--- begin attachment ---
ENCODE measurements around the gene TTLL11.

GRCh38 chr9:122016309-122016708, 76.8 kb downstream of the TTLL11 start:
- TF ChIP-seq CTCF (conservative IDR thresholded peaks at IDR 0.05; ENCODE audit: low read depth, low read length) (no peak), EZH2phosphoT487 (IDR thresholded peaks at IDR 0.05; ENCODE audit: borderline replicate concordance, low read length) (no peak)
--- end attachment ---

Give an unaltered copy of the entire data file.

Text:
ENCODE measurements around the gene TTLL11.

GRCh38 chr9:122016309-122016708, 76.8 kb downstream of the TTLL11 start:
- TF ChIP-seq CTCF (conservative IDR thresholded peaks at IDR 0.05; ENCODE audit: low read depth, low read length) (no peak), EZH2phosphoT487 (IDR thresholded peaks at IDR 0.05; ENCODE audit: borderline replicate concordance, low read length) (no peak)